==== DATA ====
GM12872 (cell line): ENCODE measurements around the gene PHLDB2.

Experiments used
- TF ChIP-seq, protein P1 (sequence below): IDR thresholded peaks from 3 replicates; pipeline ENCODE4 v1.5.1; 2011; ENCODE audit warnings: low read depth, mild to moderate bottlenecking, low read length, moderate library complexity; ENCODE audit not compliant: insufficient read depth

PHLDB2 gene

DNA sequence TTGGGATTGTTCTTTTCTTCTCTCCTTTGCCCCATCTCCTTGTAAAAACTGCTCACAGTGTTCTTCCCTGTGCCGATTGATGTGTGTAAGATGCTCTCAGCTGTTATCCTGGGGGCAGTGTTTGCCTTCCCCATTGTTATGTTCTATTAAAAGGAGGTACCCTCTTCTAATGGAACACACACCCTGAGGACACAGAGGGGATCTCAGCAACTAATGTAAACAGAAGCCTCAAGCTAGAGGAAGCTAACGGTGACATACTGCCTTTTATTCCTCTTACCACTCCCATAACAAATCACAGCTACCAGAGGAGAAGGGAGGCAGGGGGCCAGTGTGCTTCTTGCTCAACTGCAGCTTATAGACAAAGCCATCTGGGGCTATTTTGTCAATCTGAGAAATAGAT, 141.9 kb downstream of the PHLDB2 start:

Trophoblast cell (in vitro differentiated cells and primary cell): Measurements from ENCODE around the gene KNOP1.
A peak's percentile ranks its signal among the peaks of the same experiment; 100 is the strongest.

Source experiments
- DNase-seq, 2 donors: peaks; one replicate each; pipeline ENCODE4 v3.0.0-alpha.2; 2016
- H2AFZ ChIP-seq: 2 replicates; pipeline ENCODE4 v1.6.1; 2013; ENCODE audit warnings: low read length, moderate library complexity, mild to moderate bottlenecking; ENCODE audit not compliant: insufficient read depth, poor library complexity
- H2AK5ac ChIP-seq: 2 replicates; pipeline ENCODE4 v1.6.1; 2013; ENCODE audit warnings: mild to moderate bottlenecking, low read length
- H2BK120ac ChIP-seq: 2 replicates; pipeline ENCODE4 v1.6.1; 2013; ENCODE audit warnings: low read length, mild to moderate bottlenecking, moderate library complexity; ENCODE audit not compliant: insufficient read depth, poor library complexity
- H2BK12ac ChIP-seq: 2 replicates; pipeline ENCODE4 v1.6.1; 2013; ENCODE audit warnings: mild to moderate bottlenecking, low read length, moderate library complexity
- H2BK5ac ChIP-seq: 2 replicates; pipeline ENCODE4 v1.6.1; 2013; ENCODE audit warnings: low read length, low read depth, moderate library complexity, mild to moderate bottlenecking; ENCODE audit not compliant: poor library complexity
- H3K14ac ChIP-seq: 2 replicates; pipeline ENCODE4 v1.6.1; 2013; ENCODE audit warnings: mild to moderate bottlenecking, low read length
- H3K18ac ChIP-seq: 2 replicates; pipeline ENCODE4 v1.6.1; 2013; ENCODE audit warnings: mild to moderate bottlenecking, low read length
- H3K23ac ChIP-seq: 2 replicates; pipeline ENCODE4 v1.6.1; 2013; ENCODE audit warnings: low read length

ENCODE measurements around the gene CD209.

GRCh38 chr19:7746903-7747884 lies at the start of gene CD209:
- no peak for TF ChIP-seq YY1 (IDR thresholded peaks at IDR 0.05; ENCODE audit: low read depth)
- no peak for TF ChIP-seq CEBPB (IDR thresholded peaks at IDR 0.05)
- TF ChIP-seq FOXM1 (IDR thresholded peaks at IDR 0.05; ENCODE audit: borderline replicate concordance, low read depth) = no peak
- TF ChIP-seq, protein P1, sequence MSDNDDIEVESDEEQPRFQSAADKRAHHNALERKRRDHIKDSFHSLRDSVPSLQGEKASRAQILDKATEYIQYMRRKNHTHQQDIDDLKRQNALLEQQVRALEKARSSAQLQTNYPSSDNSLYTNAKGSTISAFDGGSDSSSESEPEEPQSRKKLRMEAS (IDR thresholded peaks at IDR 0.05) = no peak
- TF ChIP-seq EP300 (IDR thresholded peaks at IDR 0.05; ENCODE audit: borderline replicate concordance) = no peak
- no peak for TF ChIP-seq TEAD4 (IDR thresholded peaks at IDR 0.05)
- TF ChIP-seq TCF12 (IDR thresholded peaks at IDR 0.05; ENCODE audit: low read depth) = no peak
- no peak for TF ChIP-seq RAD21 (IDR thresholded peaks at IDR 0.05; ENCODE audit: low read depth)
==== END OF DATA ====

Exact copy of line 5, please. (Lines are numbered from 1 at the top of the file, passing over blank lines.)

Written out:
DNA sequence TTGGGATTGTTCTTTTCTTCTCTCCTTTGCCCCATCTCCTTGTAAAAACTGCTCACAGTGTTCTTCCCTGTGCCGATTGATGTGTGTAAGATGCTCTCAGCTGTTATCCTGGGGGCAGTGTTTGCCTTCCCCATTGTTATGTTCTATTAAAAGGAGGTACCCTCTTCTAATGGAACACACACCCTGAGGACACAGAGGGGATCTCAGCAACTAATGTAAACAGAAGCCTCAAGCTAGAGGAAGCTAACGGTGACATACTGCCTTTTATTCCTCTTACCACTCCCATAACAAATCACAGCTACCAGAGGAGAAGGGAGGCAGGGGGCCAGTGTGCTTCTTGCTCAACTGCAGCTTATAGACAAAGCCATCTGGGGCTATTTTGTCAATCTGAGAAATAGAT, 141.9 kb downstream of the PHLDB2 start: